Joshua Radin – Underwater (Review)
Review by Jack Foley
HAVING dabbled with a bigger, more plugged in sound on his last album, The Rock And The Tide, American singer-songwriter Joshua Radin now returns to the formula that catapulted him to fame with follow-up record, Underwater… and the results are amazing.
Radin’s Simple Times LP won legions of fans for the way in which it charmed with a number of acoustic musings on love and life (including tracks like I’d Rather Be With You). Underwater offers more of the same lyrically, but the acoustic sound is also embellished by the inclusion of subtle string arrangements, which add an extra element of class.
It elevates Radin from an already great song-writer to one of the very best in the world right now… someone whose timeless style is comparable to the grand masters such as Simon & Garfunkel.
The album gets off to a sublime, if bittersweet start with the moodily optimistic Tomorrow Is Gonna Be Better. A comfort song that’s ripe for our troubled times, it boasts a soft acoustic backdrop, some sensitive vocals, thoughtful lyrics about sticking together and – at various points – some beautifully understated string arrangements.
The strings are slightly more pronounced from the opening moments of Anywhere Your Love Goes, which is similarly moving, and which adopts a grittier edge over the excellent chorus… which has a classic American feel.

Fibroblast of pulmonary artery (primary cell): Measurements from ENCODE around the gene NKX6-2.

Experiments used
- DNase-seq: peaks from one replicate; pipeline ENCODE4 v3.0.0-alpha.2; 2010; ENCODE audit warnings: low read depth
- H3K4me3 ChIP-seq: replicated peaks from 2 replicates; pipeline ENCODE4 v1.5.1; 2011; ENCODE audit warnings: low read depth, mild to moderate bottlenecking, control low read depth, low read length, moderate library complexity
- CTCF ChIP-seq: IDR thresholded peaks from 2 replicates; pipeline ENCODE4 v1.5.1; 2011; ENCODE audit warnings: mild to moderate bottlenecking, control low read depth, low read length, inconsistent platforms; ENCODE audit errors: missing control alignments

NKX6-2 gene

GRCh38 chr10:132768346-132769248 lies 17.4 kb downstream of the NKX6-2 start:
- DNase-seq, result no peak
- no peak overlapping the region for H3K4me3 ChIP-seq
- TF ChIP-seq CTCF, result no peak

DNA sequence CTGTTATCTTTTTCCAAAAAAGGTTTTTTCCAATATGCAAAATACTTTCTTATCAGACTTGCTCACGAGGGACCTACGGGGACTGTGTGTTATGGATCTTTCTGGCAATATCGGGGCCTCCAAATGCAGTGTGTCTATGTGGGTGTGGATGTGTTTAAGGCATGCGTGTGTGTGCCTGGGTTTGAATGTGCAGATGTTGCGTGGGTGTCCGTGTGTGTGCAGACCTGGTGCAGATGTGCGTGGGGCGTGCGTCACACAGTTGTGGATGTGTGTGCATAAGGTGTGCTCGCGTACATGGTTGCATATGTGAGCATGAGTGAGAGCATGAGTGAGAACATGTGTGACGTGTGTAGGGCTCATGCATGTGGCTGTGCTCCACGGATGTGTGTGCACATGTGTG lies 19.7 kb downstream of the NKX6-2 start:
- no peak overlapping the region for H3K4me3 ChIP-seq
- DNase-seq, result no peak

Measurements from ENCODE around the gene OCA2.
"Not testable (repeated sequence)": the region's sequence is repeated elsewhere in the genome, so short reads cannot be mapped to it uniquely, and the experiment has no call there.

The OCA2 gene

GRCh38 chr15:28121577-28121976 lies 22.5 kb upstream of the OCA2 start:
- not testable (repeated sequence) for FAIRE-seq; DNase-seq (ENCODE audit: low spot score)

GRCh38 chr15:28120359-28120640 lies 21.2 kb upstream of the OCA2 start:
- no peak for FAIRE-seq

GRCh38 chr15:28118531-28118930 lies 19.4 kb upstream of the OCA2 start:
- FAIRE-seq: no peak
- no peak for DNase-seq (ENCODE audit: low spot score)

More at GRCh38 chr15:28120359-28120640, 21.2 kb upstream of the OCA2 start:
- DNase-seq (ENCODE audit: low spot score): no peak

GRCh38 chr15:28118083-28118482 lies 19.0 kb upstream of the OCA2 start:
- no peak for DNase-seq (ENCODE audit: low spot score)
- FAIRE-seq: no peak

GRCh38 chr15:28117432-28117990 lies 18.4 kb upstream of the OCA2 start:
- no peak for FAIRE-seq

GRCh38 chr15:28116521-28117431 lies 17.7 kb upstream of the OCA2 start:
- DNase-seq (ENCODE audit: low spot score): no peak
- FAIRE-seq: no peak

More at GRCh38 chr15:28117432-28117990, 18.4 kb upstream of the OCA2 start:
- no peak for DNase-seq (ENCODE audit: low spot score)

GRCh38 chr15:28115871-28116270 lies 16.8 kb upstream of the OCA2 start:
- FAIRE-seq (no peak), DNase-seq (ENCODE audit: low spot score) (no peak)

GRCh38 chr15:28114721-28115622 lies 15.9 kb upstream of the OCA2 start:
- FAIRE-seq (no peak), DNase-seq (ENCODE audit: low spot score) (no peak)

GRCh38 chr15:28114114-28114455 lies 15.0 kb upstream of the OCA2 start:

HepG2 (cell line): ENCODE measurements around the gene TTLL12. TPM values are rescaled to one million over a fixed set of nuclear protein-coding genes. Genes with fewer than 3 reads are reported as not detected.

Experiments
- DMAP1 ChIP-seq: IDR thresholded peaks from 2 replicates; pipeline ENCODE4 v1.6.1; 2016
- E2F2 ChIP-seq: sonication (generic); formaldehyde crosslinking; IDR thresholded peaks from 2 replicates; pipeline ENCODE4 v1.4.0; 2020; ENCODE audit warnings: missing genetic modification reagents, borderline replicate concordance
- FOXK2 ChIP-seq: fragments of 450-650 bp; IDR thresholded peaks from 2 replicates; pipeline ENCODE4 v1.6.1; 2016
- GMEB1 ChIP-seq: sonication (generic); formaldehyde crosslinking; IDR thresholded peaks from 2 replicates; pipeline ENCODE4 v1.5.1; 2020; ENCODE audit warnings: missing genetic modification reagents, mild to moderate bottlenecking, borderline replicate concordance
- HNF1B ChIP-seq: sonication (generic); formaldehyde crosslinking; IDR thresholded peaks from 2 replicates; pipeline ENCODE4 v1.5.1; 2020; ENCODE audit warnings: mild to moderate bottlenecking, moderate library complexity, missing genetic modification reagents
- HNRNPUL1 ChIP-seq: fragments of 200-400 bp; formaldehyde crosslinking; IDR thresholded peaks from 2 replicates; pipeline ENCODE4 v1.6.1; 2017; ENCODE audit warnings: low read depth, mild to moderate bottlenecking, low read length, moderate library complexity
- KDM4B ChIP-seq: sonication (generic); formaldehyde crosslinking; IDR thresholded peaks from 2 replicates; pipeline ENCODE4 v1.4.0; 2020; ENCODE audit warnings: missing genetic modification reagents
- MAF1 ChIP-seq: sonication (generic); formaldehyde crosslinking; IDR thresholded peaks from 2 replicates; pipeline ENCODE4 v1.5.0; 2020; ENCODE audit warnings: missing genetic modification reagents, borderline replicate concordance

Let It Go, meanwhile, is pure Simon & Garunkel, complete with a lovely summer vibe that’s ripe for driving, top down, along some sunlit coastal road… possibly into a happy sunset. It’s just a really great listen – breezy, effortlessly cool and instantly classic.
Five And Dime thrives on the subtle blend of acoustics, piano and strings, while displaying yet another deft story-telling touch; Underwater slow-builds into one of the most beautifully evocative songs of the year (culminating in a wonderful mid-track explosion of instrumentals), and One More drips with moody melancholy to resonate on a slightly more downbeat note (again with some subtly realised strings).
And still the classics keep on coming… The Greenest Grass is a breezy ode to a lost love that’s achingly tender and beautiful, while The Willow is hushed and thought-provoking.
Any Day Now, meanwhile, closes the album out on the most memorable of notes… making more epic use of its string arrangements (the opening is just really captivating and completely strings-based) before delivering another charmer of a record. It’s cinematic, too, in the way that Radin knows how (so many of his songs get snapped up for use across film and TV).
All told, Underwater is – without doubt – one of the best records you’ll hear this year, offering music to enrich a lifetime. Don’t let it pass you by.
Download picks: Tomorrow Is Gonna Be Better, Underwater, Let It Go, Any Day Now, Anywhere Your Love Goes, Five And Dime, The Greenest Grass
- Buy it (Amazon)
- Underwater reviewed
- Joshua Radin - Underwater interview
- The Rock & The Tide reviewed
- Simple Times reviewed